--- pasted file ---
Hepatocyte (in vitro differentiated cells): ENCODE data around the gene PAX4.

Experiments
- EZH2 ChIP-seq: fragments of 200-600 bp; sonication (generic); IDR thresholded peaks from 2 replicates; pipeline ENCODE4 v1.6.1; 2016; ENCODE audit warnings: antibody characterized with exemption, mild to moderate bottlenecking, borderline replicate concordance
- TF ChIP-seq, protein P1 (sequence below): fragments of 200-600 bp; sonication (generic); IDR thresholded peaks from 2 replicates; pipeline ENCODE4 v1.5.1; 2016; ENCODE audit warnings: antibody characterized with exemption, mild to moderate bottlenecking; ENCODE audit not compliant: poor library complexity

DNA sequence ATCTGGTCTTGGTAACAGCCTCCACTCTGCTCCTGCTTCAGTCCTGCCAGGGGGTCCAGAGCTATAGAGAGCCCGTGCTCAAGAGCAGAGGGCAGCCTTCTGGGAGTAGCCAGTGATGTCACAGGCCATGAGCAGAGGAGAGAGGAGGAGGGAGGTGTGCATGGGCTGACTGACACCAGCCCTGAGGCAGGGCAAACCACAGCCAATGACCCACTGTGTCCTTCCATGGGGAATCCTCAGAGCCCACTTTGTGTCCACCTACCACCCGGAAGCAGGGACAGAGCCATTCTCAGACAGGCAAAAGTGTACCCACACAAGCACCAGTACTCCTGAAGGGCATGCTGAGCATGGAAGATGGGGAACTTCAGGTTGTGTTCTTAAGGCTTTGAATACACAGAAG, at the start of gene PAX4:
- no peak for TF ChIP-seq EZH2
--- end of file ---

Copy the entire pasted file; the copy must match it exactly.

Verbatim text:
Hepatocyte (in vitro differentiated cells): ENCODE data around the gene PAX4.

Experiments
- EZH2 ChIP-seq: fragments of 200-600 bp; sonication (generic); IDR thresholded peaks from 2 replicates; pipeline ENCODE4 v1.6.1; 2016; ENCODE audit warnings: antibody characterized with exemption, mild to moderate bottlenecking, borderline replicate concordance
- TF ChIP-seq, protein P1 (sequence below): fragments of 200-600 bp; sonication (generic); IDR thresholded peaks from 2 replicates; pipeline ENCODE4 v1.5.1; 2016; ENCODE audit warnings: antibody characterized with exemption, mild to moderate bottlenecking; ENCODE audit not compliant: poor library complexity

DNA sequence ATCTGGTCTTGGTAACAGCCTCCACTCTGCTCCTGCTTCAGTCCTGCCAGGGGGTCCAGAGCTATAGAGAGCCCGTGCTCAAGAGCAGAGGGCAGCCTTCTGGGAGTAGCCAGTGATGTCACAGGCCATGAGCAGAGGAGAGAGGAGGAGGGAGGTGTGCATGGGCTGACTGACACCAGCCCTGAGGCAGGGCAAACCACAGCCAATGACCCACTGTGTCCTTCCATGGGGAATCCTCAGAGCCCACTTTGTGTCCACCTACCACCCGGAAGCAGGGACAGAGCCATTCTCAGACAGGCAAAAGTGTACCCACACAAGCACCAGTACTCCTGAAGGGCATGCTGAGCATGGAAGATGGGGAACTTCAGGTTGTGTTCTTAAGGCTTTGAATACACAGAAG, at the start of gene PAX4:
- no peak for TF ChIP-seq EZH2